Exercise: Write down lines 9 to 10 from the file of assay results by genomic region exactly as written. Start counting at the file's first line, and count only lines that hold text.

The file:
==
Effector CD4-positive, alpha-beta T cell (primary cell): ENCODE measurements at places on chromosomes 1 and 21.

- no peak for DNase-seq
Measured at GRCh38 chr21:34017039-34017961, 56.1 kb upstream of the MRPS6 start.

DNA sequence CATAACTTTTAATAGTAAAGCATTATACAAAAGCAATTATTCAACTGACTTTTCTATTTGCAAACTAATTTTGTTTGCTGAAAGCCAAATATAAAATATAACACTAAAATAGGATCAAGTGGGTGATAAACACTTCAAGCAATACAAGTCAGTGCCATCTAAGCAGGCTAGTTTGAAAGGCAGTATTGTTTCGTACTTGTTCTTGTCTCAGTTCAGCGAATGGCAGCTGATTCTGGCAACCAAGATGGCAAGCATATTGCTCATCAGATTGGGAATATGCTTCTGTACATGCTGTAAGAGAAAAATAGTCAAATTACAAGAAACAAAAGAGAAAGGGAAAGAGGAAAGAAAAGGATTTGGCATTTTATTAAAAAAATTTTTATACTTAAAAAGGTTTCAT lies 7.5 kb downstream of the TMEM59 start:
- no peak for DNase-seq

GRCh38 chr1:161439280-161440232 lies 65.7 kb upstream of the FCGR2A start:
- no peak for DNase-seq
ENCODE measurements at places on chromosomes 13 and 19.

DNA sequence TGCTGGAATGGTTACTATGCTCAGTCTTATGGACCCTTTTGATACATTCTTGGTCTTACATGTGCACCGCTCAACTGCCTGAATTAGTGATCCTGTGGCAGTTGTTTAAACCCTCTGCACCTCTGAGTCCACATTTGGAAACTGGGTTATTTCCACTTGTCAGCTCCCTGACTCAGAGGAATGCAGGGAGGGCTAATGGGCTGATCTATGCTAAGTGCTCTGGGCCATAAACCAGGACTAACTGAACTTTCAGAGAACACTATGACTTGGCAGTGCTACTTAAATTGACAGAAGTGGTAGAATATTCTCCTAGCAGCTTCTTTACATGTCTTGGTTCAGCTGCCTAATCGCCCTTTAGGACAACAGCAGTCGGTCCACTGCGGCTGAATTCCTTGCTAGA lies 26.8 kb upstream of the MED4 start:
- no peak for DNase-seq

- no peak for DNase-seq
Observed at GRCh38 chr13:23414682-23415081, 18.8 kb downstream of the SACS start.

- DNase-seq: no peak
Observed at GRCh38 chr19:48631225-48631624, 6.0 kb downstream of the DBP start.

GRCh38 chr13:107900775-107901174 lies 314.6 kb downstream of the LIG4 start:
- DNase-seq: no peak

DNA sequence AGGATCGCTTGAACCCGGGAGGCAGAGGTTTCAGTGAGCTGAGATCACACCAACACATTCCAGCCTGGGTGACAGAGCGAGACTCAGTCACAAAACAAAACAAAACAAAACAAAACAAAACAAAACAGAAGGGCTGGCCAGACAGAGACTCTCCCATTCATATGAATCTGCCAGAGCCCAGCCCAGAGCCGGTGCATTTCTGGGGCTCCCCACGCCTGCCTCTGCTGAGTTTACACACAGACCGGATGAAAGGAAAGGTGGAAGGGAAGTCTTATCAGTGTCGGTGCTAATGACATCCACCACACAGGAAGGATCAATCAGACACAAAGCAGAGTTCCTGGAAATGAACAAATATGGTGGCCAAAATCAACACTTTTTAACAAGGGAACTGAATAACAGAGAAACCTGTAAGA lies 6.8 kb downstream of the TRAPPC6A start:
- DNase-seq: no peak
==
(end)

DNA sequence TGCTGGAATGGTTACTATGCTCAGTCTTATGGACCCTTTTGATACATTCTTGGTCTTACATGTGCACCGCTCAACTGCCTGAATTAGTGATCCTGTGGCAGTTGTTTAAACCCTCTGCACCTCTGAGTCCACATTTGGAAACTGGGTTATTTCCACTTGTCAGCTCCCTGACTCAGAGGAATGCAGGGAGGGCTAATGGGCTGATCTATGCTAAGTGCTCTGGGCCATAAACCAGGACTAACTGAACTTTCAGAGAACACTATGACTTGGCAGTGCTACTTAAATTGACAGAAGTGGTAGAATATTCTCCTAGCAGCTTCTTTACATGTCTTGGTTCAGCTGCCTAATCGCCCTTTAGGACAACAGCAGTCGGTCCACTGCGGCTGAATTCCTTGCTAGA lies 26.8 kb upstream of the MED4 start:
- no peak for DNase-seq